Tuesday, January 06, 2009

Who is my Samaritan?

It occurs to me that many of Jesus' stories may have lost their edge over the centuries. The good Samaritan comes to mind. You probably know the story. A man gets beat up, robbed, and left for dead on the side of the road. The religious and respectable leave him there, but it is a Samaritan who helps the unfortunate soul. In fact, the Samaritan did such a kind thing that we have added the adjective good to his label.

We forget how distasteful and abhorrent that story would have been to those listening. The Jewish culture of that time did not think highly of Samaritans; and the deeply religious would have seen them as deceivers and immoral heretics. Samaritans were despised by the dominate religious culture.

In today's world, how would we need to change the labels to grasp the offensiveness of this story? Whom do many of our religious groups despise most? In our case, we would probably need to substitute Samaritan with homosexual. Would Jesus' words be welcomed in our churches if he told a story of how the mega-ministry leader passed by the beaten man, but it was the homosexual who tended to his wounds?

Ultimately, I believe Jesus would have framed the story differently depending on his audience . It is likely that a Jew would have been the protagonist had Jesus told the story in Samaria.

Whoever troubles us most, whomever we despise, the people that cause us the most consternation... that is who would probably be the hero of Jesus' story. The parable puts a spotlight on our darkest corners... but only if we frame it in a context that makes us stumble.
The Parable of the Good Samaritan (Luke 10:25-37)
25On one occasion an expert in the law stood up to test Jesus. "Teacher," he asked, "what must I do to inherit eternal life?"

26"What is written in the Law?" he replied. "How do you read it?"

27He answered: " 'Love the Lord your God with all your heart and with all your soul and with all your strength and with all your mind'; and, 'Love your neighbor as yourself.'"

28"You have answered correctly," Jesus replied. "Do this and you will live."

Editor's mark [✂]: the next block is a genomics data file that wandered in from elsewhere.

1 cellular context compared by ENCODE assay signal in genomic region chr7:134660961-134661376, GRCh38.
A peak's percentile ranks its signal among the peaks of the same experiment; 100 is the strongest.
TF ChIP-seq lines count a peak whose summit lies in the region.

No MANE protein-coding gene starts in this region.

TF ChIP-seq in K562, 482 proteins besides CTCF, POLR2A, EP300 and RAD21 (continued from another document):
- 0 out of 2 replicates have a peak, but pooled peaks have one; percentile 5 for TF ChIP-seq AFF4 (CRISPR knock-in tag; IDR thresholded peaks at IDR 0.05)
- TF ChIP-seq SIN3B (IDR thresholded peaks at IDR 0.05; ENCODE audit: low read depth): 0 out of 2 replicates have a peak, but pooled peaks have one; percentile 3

29But he wanted to justify himself, so he asked Jesus, "And who is my neighbor?"

30 In reply Jesus said: "A man was going down from Jerusalem to Jericho, when he fell into the hands of robbers. They stripped him of his clothes, beat him and went away, leaving him half dead. 31A priest happened to be going down the same road, and when he saw the man, he passed by on the other side. 32So too, a Levite, when he came to the place and saw him, passed by on the other side. 33But a Samaritan, as he traveled, came where the man was; and when he saw him, he took pity on him. 34He went to him and bandaged his wounds, pouring on oil and wine. Then he put the man on his own donkey, took him to an inn and took care of him. 35The next day he took out two silver coins and gave them to the innkeeper. 'Look after him,' he said, 'and when I return, I will reimburse you for any extra expense you may have.'

36"Which of these three do you think was a neighbor to the man who fell into the hands of robbers?"

37The expert in the law replied, "The one who had mercy on him."
Jesus told him, "Go and do likewise."


didymus said...

You make a good point there.

Redlefty said...


Chad said...

How do I post that on facebook? It was awesome! I think you should send that to Sojourners.

Anonymous said...


Very true. This brings to mind St Francis and his loathing of those with leprosy .When his heart changed so did his view of the lepers. The untouchables became very touchable.

I suspect we all have, deep down, types of people we don't like. Years ago I was homophobic and thought it would be a good day if all the homosexuals died.AIDS was what they deserved. I find it interesting and humbling how God has forced homosexual people into my life and forced me to confront my hatred. How often.......God lays the beaten and broken in front of us and says "what are you going to do?"


Bob said...

Bruce, I think I once mentioned on your blog the book, 'Chasing Francis.' I HIGHLY recommend it (to you too, Andrew). It's about a mega-church pastor and his encounter with St. Francis. They probably don't have it at the local library but it's worth ordering on Amazon. It was borderline life changing for me.

Great post Andrew. Very true. Thanks.

Logan said...

There are times I think conservative Christians tend to be the Samaritans of the liberals...minister/author Eric Elnes noted in one of his books we [myself as a member of the liberal camp] often view them as the outsiders...yet I've had reminders in my own life about how they are not the enemy. Interesting twist...I feel a blog coming on! :-)

Andrew said...

Logan - agreed. I think we all struggle with some group. My eye-rolling at the antics of the religious right let's me know where my struggle is. :)

didymus said...


I'm trying to visualize you know who as a good Samaritan right now. The vision isn't really working. He keeps popping up as one of the other characters in that story.

Andrew said...

Heh! Thomas.... Jesus is working on us! ;)

BTW, did you get my email about planning for the March Conference?

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